Friends with Money, Nicole Holofcener’s third feature film, has a lot in common with that old 1980s TV series thirtysomething. It is witty, engaging, observant and full of upper-middle-class Los Angeles angst. (Okay, so the thirtysomething gang lived in a TV version of Philadelphia.) Three women friends who have or have married some money express concern over a fourth woman friend, unmarried, who makes a living as a maid. Frannie (Joan Cusack), Jane (Frances McDormand), and Christine (Catherine Keener) are all struggling with variously successful marriages, professional success, and self-esteem derived from perceived levels of success. Olivia (Jennifer Aniston) seems to have sworn off the curse of money, and instead she obsesses about finding a man.
A kind of Sex and the City for moviegoers, Friends with Money uses an ensemble cast for a sometimes entertaining look at contemporary mores. Frannie is married to Matt (Greg Germann), the wealthiest couple in the bunch. Christine is married to Patrick (Jason Isaacs) and they are a screen-writing couple who work out of their home, even while a second-floor addition is being built. Jane is a successful clothing designer married to an effeminate (but heterosexual) man, Aaron (Simon McBurney), the real talent behind their design company.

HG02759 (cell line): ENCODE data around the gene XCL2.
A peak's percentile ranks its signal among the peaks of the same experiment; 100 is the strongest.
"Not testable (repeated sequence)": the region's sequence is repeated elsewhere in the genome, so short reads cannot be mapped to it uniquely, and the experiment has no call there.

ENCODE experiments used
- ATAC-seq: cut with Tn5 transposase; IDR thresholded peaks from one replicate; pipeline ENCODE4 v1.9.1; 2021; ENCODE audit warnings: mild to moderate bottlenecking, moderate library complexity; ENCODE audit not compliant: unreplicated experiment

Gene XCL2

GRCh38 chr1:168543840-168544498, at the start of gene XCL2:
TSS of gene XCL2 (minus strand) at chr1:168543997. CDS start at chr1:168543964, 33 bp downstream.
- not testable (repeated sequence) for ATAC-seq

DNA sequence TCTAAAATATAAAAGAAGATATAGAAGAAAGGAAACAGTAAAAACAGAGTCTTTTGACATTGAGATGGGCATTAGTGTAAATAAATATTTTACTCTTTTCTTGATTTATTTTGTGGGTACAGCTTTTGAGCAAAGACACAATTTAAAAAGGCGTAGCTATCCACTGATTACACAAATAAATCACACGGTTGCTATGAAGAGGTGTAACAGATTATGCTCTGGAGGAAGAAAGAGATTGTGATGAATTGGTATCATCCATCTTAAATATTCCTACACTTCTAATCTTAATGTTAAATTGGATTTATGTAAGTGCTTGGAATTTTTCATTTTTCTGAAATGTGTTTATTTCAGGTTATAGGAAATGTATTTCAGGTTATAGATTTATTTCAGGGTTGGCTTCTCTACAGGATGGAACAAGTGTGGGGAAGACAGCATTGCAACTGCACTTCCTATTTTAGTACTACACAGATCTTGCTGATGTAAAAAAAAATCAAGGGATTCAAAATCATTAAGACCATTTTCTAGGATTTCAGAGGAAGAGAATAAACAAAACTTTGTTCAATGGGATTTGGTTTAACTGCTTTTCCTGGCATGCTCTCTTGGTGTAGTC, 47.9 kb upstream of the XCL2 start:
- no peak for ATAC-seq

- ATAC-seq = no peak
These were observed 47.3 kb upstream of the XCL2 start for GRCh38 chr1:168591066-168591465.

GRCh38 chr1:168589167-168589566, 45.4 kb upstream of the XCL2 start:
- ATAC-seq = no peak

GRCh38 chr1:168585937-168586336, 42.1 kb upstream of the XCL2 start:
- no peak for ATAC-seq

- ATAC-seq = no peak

Jane is the overtly aggressive yuppie-SUV-driver type, quick to call others on their imagined social infractions and given to neurotic public outbursts of temper. At one point she becomes so incensed over another couple cutting ahead of her in line at a clothing discount shop, that she walks straight through a plate glass window. Multiply such telling incidents by the number of players (four women and six men) to arrive at Holofcener’s formula for playing with the complexities of (upper-middle-class, southern Californian) American social relations.
Compared to her friends, Olivia (Jennifer Aniston) is completely sympathetic, as she has become involved with one "exactly wrong" man after another, first Mike (Scott Caan), then Marty (Bob Stephenson). Olivia’s relationship with Mike, the narcissistic, "oh-so-LA" personal trainer, provides a primary vehicle for the film’s humor. The audience understands why Olivia is single–anyone so unable to say no to such a total loser probably should avoid dating anyone, ever. Olivia’s friend has unloaded the jerk on her as a joke–the friend thinks it’s funny. That Olivia has friends who treat her as badly as the boyfriend of the day, well, maybe Olivia just needs to get herself some new friends while she’s at it.
Witty and fast-paced as these snapshot scenes are, after a while the big picture grows tired and trivial. These people really are self-absorbed and live in a self-contained, private world. Eventually the light romantic comedy of manners becomes a fairy tale and Olivia will prove to be Cinderella, rewarded for sticking to her true values. Besides, she’s kooky, she’s cute and cuddly, she deserves someone really special after all her travails. Extra points to Jennifer Aniston for keeping the audience awake for an otherwise forgettable ninety minutes.